One point brought up at that meeting was some aspects of how the camp had been set up and played out mimicked the patterns of globalization. For example, there were two huge tanks of water on the U.S. side, and the pirate radio station had been set up on the U.S. side. There were, of course, logistical concerns regarding what can cross borders and what can be returned. But it did make clear that the patterns of globalization have been internalized inside of us, and that action against the state also necessitates de-colonizing ourselves. These issues brought up questions of what is charity, and what is mutual aid?

Though there were failures, organizers from Mexico and from the U.S. worked so that the camp functioned as closely as possible to being one large camp separated by a cattle fence and intrusive border patrol agents. We all watched a slideshow together, had meetings together, and shared meals together.

On the last day of the camp, we had a march on both sides of the border, along the span of the fence up to the port of entry, where we congregated. Once again, as one group separated by a fence, we danced and chanted and rattled the bones of the fence as if to rip it from its concrete foundation. (It was interesting to me that, though traffic was blocked on the Mexico side because of our presence, many people sitting in their cars were smiling and seemed to be with us to an extent.) On the U.S. side, more and more Border Patrol agents began to filter in, pulling up urgently in their white cars. Some of these agents were familiar faces who'd been frothing at their bit throughout the week but ultimately displaying restraint with so many eyes on them. The demonstration was confrontation but legal. Regardless, the :: Border Patrol swooped in without giving a dispersal order. They tackled people, shot at the crowd with their pepper-spray bullets, and liberally utilized their batons. Three people were arrested, and all participants were detained in the area of the demonstration. Two of these arrestees were later released, with the court date pending for the one individual (Juan Ruiz) who will still be tried for assaulting a federal officer.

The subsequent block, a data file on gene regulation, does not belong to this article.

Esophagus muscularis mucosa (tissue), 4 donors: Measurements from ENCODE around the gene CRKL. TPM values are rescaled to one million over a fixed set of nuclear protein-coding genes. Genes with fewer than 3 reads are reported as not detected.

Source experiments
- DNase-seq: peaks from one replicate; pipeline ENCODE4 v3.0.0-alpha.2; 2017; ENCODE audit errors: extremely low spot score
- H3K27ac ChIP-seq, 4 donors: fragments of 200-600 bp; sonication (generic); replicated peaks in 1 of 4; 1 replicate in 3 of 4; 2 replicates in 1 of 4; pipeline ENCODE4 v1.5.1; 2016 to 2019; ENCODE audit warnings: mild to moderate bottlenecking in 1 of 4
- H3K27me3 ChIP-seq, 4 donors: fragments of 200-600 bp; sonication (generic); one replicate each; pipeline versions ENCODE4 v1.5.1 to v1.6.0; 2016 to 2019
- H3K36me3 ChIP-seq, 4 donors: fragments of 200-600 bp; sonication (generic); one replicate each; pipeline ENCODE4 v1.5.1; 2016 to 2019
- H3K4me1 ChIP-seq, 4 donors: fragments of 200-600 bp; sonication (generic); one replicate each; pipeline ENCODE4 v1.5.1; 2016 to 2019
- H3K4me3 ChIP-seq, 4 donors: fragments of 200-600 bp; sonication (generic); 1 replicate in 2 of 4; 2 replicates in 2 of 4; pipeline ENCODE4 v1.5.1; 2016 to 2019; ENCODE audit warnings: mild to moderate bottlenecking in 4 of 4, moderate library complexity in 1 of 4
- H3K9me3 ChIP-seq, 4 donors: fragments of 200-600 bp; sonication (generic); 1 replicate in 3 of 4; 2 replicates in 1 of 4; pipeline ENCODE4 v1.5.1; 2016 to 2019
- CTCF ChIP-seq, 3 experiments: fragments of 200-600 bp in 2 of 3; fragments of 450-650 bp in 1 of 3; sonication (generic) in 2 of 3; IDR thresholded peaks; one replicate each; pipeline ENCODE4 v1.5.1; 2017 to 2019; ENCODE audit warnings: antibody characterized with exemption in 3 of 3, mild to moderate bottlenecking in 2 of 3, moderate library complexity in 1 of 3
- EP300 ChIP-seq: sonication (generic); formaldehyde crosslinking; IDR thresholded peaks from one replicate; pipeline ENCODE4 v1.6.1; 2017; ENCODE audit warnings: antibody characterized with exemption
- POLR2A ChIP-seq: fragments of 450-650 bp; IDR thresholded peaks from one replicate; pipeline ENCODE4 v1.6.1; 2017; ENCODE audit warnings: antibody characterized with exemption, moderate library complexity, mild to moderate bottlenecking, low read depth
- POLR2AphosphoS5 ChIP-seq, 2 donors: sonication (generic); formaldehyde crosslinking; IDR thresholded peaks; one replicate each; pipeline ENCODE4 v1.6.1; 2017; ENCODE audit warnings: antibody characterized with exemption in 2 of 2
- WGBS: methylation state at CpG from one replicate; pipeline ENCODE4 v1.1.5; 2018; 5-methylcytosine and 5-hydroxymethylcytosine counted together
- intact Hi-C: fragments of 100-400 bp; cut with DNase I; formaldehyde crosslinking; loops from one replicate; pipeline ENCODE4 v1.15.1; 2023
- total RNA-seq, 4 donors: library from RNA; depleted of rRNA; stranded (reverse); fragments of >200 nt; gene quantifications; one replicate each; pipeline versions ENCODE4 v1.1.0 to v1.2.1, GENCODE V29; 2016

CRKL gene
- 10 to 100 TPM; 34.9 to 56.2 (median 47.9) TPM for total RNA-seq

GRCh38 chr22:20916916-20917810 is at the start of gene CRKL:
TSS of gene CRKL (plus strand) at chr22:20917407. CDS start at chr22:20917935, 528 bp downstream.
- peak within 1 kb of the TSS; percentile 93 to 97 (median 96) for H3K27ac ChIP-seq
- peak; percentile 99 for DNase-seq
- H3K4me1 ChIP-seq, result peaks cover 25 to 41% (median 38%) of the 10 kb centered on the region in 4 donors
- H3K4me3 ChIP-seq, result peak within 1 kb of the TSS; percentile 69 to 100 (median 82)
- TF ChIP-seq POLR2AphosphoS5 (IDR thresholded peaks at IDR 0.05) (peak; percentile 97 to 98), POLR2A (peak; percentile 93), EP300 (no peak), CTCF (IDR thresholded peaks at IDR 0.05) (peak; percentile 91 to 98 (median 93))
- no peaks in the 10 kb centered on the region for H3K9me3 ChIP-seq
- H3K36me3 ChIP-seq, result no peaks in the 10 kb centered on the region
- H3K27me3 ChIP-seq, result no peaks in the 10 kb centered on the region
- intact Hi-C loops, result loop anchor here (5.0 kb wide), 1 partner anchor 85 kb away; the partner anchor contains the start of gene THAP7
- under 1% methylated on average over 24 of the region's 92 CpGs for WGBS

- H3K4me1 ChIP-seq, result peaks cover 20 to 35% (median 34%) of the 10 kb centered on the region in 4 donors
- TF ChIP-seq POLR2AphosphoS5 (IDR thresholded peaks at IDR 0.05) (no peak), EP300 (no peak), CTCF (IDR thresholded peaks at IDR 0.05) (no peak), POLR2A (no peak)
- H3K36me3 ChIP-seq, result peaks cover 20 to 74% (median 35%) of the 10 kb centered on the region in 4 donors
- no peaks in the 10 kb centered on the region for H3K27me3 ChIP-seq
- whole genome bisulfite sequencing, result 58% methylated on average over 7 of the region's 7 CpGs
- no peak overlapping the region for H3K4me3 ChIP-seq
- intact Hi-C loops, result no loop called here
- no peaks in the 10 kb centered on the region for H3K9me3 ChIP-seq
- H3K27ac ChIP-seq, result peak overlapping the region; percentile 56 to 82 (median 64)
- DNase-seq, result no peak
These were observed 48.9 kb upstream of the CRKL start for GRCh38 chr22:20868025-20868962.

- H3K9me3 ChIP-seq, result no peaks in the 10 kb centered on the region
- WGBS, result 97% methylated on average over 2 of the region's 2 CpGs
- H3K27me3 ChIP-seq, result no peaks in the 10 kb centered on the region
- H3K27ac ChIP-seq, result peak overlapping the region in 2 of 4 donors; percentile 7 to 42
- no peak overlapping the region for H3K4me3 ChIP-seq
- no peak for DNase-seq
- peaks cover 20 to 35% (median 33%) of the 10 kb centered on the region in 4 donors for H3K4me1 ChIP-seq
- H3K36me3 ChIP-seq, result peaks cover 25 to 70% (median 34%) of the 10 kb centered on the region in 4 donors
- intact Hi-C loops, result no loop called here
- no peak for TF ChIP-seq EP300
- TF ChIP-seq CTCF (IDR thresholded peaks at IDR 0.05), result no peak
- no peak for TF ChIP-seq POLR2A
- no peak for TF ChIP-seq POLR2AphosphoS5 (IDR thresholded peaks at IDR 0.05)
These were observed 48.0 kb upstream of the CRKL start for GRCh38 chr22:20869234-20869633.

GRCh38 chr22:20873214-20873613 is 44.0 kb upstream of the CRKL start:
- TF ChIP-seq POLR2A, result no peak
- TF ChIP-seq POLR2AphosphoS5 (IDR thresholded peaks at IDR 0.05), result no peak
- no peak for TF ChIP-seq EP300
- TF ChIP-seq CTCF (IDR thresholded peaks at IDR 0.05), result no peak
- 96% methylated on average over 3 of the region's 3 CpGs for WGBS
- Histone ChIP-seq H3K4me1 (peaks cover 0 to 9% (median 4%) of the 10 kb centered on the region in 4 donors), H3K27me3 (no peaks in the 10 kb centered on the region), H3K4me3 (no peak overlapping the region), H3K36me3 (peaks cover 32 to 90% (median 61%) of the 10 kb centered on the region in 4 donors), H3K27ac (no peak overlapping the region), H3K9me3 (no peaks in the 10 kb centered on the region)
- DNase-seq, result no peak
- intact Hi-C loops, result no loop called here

At the time of the attack by La Migra, many participants with U.S. citizenship had crossed over to the Mexican side. It was perhaps an oversight to have so few people on the U.S. side of the border at the time of the demonstration, because that is the side that is most highly militarized. As we have seen at convergences and actions in the U.S. this past summer, including the 2007 CrimethInc convergence in Ohio and the pReNC in Minneapolis, law enforcement is eager to clamp down on any public and known anarchist activity. We should be realistic and prepared for whatever the police might do.

Organizers in Tijuana have suggested their city as a location for the next No Borders camp. With the lessons we have learned from the camp this past November, it can be an even stronger event - and obviously our resistance should not wait till then.

Written on the wall of a squat in Mexicali: "An act against the border is an act against the State."

This article by somebody who lives in the twin cities was published first @ :: on 23. Nov 2007.